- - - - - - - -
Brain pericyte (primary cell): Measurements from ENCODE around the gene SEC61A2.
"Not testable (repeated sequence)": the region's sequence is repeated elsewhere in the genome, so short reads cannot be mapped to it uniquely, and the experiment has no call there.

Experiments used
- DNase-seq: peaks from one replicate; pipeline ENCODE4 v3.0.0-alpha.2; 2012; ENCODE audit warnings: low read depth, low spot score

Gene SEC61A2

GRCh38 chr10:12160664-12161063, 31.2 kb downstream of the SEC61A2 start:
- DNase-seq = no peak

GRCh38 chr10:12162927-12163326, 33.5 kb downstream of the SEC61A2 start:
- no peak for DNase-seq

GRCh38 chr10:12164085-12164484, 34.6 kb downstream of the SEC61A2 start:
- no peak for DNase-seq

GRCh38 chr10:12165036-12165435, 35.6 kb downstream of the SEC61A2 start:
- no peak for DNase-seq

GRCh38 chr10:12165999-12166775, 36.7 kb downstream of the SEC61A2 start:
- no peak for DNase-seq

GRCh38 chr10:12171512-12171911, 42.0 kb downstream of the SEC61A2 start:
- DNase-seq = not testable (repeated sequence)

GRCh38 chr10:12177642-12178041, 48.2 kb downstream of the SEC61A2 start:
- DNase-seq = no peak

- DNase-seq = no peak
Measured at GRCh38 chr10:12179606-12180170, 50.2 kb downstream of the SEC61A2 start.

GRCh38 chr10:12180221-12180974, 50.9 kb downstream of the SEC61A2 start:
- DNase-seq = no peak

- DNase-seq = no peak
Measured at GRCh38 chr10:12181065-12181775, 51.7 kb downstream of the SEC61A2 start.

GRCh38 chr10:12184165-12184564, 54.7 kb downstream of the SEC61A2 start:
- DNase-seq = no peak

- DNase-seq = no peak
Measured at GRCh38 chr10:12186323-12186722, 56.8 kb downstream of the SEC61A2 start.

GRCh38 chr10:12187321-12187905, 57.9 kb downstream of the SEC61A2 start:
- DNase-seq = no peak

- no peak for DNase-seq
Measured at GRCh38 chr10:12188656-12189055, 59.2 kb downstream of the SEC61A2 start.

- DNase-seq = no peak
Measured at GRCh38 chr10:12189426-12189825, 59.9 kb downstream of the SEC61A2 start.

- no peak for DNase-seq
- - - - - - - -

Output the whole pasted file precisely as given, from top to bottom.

Brain pericyte (primary cell): Measurements from ENCODE around the gene SEC61A2.
"Not testable (repeated sequence)": the region's sequence is repeated elsewhere in the genome, so short reads cannot be mapped to it uniquely, and the experiment has no call there.

Experiments used
- DNase-seq: peaks from one replicate; pipeline ENCODE4 v3.0.0-alpha.2; 2012; ENCODE audit warnings: low read depth, low spot score

Gene SEC61A2

GRCh38 chr10:12160664-12161063, 31.2 kb downstream of the SEC61A2 start:
- DNase-seq = no peak

GRCh38 chr10:12162927-12163326, 33.5 kb downstream of the SEC61A2 start:
- no peak for DNase-seq

GRCh38 chr10:12164085-12164484, 34.6 kb downstream of the SEC61A2 start:
- no peak for DNase-seq

GRCh38 chr10:12165036-12165435, 35.6 kb downstream of the SEC61A2 start:
- no peak for DNase-seq

GRCh38 chr10:12165999-12166775, 36.7 kb downstream of the SEC61A2 start:
- no peak for DNase-seq

GRCh38 chr10:12171512-12171911, 42.0 kb downstream of the SEC61A2 start:
- DNase-seq = not testable (repeated sequence)

GRCh38 chr10:12177642-12178041, 48.2 kb downstream of the SEC61A2 start:
- DNase-seq = no peak

- DNase-seq = no peak
Measured at GRCh38 chr10:12179606-12180170, 50.2 kb downstream of the SEC61A2 start.

GRCh38 chr10:12180221-12180974, 50.9 kb downstream of the SEC61A2 start:
- DNase-seq = no peak

- DNase-seq = no peak
Measured at GRCh38 chr10:12181065-12181775, 51.7 kb downstream of the SEC61A2 start.

GRCh38 chr10:12184165-12184564, 54.7 kb downstream of the SEC61A2 start:
- DNase-seq = no peak

- DNase-seq = no peak
Measured at GRCh38 chr10:12186323-12186722, 56.8 kb downstream of the SEC61A2 start.

GRCh38 chr10:12187321-12187905, 57.9 kb downstream of the SEC61A2 start:
- DNase-seq = no peak

- no peak for DNase-seq
Measured at GRCh38 chr10:12188656-12189055, 59.2 kb downstream of the SEC61A2 start.

- DNase-seq = no peak
Measured at GRCh38 chr10:12189426-12189825, 59.9 kb downstream of the SEC61A2 start.

- no peak for DNase-seq